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Esprit de Corps must be purposefully cultivated and deliberately maintained. Esprit de Corps is embedded in military culture and sustained and fostered through customs and traditions.

Regimental Cocktail

The Regimental Cocktail, made of one-part Irish whiskey and two/three parts champagne, is prepared for toasting at all regimental affairs. At Fredericksburg, General Thomas Francis Meagher, who liked to drink whiskey mixed with Vichy water, sent a soldier to get the effervescent mineral water. Unable to do find the water, the soldier returned with champagne. General Meagher mixed the two and the Regimental Cocktail was born.

Makin Day Dinner

Held the first Friday in November, the Makin Day Dinner celebrates the invasion of Makin Island during World War II when the 69th Regiment (165th Regimental Combat Team) spearheaded the beach landing on this central Pacific atoll on November 23, 1943. Originally called the Beefsteak Dinner, the name was changed to honor the veterans of Makin Island. The Makin Day Dinner is organized by the members of the Veteran Corps 69th Regiment.

St. Patrick's Day Parade, Unit Day-March 17th

Around 1850, the recently formed 69th Regiment became the official military escort and the Ancient Order of Hibernians became the official sponsor of the parade. Ever since, the 69th has been the first unit to march in the parade both in wartime and peacetime. The 69th celebrates March 17 as Unit Day and proudly marches to honor its great history.

Blackthorn Stick

Officers and NCO’s of the 69th Regiment traditionally carry swagger sticks made of blackthorn wood during the St. Patrick’s Day Parade and on other ceremonial occasions. Ancient Celts revered the blackthorn tree and in Irish folklore the blackthorn tree has supernatural associations.


Garryowen has been the unofficial Regimental March since prior to the Civil War. The tune was written in the 1770s and became popular among Irish regiments of the British army through the 19th century. It naturally spread to America and became the signature march of the 69th Regiment. The 7th U.S. Cavalry subsequently adopted the tune under General George Custer.

“Fighting 69th”

Because the regiment fought so bravely and ferociously during the Civil War, Confederate General Robert E. Lee, nicknamed it the “Fighting Sixty-Ninth” at the Battle of Fredericksburg in 1862. Proudly used since that time, the name became the title of a major movie about the 69th’s exploits during World War I, starring James Cagney and Pat O’Brien.

Regimental Motto- "Gentle When Stroked, Fierce When Provoked"

Irish wolfhounds were companions to the Kings of Ireland, and are prominently featured on the regimental coat of arms. Despite its large size, the Irish wolfhound has a generally calm disposition but can become ferocious when aggravated. The Irish wolfhound is the Regiment's traditional mascot.

The Logan – Duffy Trophy Rifle Match

This rifle match began in 1936 when the commanders of the 101st Infantry, Massachusetts Army National Guard and the 69th Infantry New York Army National Guard organized a friendly marksmanship match. The regiments, each with an Irish history and a friendship dating to the Civil War, annually compete for the ornamental trophy which is retained each year by the organization winning the rifle match.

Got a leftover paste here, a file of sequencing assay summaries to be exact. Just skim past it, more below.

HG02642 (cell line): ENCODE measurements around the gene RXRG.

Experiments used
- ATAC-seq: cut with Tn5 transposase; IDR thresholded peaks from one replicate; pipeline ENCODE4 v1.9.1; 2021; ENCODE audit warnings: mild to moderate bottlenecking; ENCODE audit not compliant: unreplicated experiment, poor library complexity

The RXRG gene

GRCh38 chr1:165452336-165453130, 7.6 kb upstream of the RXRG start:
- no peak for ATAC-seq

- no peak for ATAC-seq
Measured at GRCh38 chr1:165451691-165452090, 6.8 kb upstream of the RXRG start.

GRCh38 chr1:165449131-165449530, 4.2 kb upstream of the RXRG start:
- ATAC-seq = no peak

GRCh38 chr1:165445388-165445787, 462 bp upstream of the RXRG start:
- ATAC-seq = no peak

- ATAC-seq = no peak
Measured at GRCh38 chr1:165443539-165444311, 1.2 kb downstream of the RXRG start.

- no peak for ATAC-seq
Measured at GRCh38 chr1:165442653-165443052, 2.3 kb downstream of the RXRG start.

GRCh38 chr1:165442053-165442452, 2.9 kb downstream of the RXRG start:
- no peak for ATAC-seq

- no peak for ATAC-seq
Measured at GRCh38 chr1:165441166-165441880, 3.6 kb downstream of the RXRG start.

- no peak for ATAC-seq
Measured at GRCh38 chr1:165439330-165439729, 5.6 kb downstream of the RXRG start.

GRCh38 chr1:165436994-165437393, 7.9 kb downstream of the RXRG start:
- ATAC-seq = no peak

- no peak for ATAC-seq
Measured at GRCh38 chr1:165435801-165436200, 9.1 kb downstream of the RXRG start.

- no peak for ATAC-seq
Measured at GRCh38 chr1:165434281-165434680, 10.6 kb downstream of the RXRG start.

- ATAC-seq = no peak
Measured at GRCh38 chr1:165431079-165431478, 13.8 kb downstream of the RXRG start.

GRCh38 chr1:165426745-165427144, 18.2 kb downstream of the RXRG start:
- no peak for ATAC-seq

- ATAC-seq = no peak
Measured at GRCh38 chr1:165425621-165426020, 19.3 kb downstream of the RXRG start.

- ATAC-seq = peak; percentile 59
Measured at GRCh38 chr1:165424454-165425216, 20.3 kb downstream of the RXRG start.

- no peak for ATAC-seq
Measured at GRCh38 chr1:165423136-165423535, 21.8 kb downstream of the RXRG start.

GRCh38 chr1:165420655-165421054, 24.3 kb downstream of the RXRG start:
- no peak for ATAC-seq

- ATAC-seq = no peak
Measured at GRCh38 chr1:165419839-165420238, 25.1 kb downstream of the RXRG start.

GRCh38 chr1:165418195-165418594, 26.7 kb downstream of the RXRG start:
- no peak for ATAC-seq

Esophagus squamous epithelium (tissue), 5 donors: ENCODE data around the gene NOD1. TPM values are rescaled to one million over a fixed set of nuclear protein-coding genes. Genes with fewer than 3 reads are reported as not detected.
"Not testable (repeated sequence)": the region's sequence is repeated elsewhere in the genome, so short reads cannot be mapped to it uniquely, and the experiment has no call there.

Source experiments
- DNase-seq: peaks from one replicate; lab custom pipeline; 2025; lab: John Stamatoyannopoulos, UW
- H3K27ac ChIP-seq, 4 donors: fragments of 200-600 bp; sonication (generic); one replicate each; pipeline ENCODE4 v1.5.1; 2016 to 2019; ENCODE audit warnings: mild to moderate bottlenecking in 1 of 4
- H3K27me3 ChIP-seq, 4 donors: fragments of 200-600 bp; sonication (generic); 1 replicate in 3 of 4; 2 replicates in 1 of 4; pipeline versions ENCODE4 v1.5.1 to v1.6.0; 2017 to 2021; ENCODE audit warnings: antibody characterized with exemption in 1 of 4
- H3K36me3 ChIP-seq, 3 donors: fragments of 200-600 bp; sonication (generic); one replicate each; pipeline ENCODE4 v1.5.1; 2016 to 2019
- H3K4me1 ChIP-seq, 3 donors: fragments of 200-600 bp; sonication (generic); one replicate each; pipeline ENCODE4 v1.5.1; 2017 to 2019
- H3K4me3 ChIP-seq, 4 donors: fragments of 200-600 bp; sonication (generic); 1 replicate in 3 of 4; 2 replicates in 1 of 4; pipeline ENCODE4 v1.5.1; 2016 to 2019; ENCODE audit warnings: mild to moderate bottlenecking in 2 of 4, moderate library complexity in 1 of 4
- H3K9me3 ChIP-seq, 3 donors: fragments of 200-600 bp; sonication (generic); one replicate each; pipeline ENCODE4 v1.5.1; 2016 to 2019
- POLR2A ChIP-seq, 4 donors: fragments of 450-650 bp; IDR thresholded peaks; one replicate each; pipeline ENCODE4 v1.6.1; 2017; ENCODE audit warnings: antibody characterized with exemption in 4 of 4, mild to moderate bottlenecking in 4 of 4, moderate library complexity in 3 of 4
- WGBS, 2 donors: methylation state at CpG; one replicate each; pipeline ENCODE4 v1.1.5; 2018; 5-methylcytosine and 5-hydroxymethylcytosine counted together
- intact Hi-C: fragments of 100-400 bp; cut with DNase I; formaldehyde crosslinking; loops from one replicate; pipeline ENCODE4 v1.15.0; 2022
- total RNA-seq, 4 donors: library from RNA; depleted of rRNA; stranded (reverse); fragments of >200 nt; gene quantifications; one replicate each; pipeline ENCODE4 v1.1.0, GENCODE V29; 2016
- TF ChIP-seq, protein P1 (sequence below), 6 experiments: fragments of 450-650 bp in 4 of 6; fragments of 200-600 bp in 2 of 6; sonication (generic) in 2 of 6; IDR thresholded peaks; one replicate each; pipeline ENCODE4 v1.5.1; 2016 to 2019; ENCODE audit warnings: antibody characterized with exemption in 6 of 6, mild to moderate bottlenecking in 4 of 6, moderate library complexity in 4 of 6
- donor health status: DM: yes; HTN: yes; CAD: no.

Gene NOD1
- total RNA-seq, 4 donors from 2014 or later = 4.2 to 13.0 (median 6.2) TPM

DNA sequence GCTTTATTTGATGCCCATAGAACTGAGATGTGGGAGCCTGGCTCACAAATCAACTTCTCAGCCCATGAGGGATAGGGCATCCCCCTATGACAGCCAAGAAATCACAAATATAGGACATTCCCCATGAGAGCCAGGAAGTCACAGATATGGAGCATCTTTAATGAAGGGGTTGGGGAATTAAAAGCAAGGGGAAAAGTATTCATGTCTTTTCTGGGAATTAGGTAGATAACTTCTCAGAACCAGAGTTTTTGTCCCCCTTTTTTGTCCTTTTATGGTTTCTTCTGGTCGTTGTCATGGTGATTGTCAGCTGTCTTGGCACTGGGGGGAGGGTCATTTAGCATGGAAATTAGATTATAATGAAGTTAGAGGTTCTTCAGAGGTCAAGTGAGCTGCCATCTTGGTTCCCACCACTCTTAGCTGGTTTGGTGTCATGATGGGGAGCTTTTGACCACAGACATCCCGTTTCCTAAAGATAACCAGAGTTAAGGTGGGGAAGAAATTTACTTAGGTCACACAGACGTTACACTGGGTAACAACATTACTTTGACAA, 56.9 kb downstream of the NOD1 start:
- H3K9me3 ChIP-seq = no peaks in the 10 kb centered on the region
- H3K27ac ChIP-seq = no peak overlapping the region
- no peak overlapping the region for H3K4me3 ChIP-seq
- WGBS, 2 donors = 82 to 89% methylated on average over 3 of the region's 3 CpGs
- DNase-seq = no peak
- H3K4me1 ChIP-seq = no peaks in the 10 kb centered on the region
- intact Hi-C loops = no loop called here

Length of Color-Staff

When General John J. “Black Jack” Pershing, commander of the American Expeditionary Force, officially reviewed the 42nd (Rainbow) Division in 1919 he hesitated before one of the regimental color guards, noting that the color-staff was one foot longer than regulations permitted. Upon examination, the reason for the discrep­ancy was clear--the unit’s inordinate amount of engraved silver battle rings had to be accommodated on the staff. "What regiment is this?" asked the general. "The 165th Infantry, Sir," responded the soldier. "What regiment was it?" continued the chief. "The 69th New York, Sir," came the proud reply. "The 69th New York, I understand now." Thus did General John J. "Black Jack" Pershing acknowledge the reputation of "The Fighting 69th." Having originally gained its fame during the Civil War, the regiment gathered nine more battle honors during World War I.

Calvary Cemetery

Calvary Cemetery in Queens contains the remains of many unit casualties of Civil War, Spanish-American War, and World War I and one day each May, members of the Veterans Corps, 69th Regiment gather at two special memorials dedicated to the Regiment to conduct formal Memorial Day ceremonies.

Rouge Bouquet

On March 7, 1918 a shell from a German artillery barrage landed on the roof of a dugout in the Rouge Bouquet Sector, burying 1st Lieutenant John Norman and a group of men of E Company under mud, dirt and beams. After hours of intense rescue efforts, under continued enemy artillery fire, efforts to reach the soldiers were halted. Twenty-one were killed as a result of the explosion, including Lt. Norman and fifteen others who remained entombed in the collapsed dugout.

Father Duffy conducted Last Rights and the men placed a marker at the dugout. Joyce Kilmer wrote the poem "Rouge Bouquet" to memorialize the men who died and Father Duffy read it aloud for the first time that St. Patrick's Day 1918. From that time to this Joyce Kilmer’s poem “Rouge Bouquet” is read at funeral services for veterans and members of the 69th Regiment.

Boxwood on St. Patrick’s Day

At the Battle of Fredericksburg, the soldiers of the Irish Brigade wore sprigs of Boxwood in their hats because their Green Flags had been returned to New York. In commemoration of that Battle where many of the Regiment lost their lives, the soldiers and veterans of the 69th wear sprigs of boxwood during the St. Patrick’s Day Parade.